Engineering: Electrical Engineering Master's Degree
Are you interested in studying ways to power electronics or electrical systems in large machines? Would you like to explore new ways to generate electricity using natural resources? If these concepts spark your interest, and you'd like to pursue an advanced degree in an engineering field, read on to find out about earning a master's degree in electrical engineering. Schools offering Electrical Engineering degrees can also be found in these popular choices.
What Could I Do With a Master's Degree in Electrical Engineering?
As an electrical engineer, you'd design, develop, manufacture and install electrical equipment. Different than electronics engineering, which focuses more on the application of electricity, electrical engineering concentrates on the generation and supply of electricity and power. The U.S. Bureau of Labor Statistics stated that you can usually qualify for an entry-level position after graduating from a bachelor's degree program in electrical engineering (www.bls.gov). However, earning a master's degree could increase your employment opportunities to include advanced research and development or academic jobs.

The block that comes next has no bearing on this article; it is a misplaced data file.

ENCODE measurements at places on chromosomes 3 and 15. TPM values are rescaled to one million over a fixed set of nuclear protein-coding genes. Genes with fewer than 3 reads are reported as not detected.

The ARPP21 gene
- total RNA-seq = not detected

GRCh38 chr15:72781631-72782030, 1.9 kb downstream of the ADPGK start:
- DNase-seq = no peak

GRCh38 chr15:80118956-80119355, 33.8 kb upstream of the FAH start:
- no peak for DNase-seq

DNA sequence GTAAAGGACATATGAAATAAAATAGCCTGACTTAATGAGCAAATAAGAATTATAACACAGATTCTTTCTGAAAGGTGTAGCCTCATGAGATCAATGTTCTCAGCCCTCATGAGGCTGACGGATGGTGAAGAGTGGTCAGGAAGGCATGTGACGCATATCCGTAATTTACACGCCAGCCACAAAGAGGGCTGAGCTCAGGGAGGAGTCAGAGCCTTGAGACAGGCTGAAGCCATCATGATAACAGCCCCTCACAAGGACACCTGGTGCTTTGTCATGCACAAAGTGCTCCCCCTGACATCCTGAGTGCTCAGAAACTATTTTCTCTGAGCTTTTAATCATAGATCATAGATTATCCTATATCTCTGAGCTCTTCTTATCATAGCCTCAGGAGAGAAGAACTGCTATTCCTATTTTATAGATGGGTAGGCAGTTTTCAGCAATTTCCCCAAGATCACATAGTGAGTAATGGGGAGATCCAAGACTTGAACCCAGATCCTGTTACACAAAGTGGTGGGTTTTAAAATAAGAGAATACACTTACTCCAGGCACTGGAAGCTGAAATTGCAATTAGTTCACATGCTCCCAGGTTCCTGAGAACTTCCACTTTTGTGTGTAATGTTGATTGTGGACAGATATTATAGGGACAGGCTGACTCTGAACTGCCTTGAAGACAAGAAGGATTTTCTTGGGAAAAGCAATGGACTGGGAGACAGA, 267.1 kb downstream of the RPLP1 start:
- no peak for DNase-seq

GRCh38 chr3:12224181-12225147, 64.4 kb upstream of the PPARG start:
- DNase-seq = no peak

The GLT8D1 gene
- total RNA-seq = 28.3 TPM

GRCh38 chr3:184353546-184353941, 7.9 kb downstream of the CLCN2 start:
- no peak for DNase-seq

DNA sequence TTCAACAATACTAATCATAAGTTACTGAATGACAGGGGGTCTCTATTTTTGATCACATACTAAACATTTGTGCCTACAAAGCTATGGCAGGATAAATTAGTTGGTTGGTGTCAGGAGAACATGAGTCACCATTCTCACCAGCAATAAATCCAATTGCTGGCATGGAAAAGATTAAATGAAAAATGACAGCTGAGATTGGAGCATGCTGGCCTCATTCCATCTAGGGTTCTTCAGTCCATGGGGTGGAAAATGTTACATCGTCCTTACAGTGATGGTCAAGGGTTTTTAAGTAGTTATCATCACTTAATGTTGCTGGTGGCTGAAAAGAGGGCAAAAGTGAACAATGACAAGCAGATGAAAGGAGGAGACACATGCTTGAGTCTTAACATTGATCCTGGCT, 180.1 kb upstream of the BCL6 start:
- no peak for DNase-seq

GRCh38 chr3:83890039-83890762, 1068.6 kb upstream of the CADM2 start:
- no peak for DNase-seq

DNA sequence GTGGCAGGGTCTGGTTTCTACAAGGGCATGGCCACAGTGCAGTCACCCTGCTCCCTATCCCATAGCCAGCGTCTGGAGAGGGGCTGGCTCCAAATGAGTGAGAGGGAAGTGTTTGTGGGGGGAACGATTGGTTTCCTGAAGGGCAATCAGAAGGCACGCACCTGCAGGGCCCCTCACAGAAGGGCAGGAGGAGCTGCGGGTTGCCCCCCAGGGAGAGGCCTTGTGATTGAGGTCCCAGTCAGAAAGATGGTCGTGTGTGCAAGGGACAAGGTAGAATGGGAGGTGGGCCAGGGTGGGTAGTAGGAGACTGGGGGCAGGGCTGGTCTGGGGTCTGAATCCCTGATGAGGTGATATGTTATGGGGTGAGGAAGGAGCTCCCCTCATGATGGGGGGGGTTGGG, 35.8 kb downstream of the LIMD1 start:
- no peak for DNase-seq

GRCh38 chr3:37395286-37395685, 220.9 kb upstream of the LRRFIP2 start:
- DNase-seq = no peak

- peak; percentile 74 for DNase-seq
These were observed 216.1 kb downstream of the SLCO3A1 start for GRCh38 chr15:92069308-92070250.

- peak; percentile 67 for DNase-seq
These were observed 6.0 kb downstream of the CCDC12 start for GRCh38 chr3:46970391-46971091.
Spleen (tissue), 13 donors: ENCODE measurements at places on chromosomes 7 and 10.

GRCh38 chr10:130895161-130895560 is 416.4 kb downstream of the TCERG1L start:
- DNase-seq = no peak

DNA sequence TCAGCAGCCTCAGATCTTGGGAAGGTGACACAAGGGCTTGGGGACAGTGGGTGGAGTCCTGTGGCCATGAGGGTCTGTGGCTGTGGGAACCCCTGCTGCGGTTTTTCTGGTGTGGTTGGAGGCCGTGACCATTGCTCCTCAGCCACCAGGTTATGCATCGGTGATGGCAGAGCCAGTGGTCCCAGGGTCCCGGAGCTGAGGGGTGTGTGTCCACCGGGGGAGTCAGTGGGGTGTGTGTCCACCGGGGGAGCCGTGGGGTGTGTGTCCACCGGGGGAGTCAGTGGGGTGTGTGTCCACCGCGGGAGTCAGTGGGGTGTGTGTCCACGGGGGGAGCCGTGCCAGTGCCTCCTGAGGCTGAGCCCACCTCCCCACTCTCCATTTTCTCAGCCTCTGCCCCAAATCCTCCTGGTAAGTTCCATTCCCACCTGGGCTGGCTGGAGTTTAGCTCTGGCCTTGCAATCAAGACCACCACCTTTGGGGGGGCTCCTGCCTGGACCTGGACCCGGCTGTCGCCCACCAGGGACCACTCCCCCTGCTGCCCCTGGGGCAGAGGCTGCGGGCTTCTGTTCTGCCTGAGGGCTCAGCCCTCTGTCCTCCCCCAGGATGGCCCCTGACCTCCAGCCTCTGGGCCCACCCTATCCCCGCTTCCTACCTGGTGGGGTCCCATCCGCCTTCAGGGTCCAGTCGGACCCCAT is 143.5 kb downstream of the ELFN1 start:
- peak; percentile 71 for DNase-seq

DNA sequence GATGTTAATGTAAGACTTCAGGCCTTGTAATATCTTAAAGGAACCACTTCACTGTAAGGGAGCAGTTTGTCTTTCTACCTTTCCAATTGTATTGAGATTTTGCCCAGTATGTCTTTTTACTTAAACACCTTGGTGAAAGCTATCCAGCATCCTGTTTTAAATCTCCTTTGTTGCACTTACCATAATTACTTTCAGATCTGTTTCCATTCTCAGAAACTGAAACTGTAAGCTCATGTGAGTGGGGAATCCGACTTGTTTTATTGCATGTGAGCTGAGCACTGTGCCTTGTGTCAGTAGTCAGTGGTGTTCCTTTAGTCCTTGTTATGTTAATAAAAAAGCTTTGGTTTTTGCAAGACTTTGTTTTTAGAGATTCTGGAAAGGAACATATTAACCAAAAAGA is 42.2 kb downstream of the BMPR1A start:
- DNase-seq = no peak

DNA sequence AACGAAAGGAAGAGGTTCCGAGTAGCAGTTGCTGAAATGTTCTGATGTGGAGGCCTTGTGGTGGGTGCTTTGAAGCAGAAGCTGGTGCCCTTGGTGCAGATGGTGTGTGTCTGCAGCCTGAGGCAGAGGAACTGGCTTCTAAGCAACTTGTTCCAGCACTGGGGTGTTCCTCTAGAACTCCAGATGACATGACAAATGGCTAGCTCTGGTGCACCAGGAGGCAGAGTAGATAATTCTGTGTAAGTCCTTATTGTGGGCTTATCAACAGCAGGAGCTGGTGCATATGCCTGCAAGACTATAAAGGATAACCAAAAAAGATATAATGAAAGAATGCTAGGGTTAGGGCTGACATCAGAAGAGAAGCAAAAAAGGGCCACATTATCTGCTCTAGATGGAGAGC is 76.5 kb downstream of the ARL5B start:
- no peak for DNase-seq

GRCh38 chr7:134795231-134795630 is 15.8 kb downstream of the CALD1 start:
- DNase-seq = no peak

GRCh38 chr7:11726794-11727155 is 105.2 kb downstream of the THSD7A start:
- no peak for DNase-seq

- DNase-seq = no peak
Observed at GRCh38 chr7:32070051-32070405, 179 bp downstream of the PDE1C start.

What Do I Need to Qualify for Admission?
Though requirements to a master's degree program in electrical engineering differ from school to school, you'll need to first earn a bachelor's degree from an accredited school. Though schools might allow any undergraduate major, studies in electrical engineering is often recommended, and specific coursework might be required, such as circuitry, electrodynamics, signaling, physics and math.
How Does the Program Work?
Common courses you'll usually take in a master's degree program include linear systems, noise theory, signal analysis and electromagnetic field theory. You might be able to select a program concentration, such as computers and microelectronics, communications and signal processing, electric power and energy systems, electromagnetics and very-large-scale integration (VLSI). You can usually design your own program with the help of a faculty advisor.
In order to earn your degree, you might need to write and defend a thesis, take additional courses and sit for a comprehensive examination or complete an independent research project. Internships, while generally not required, could be recommended. Full-time programs usually take 1-2 years to complete. If you're a part-time student, the length of time if takes to complete all requirements could increase, but you'll be able to schedule your classes around work or other obligations.
Are Online Programs Available?
A few schools do offer master's degree programs in a distance learning format. An online program might be ideal if you're already employed in the industry and need some flexibility in completing degree requirements. Courses can be presented asynchronously by way of digital streaming videos, and you generally have the option of accessing lectures at your convenience. Some online programs could recommend internships or require in-person testing, seminars and lab sessions.
To continue researching, browse degree options below for course curriculum, prerequisites and financial aid information. Or, learn more about the subject by reading the related articles below: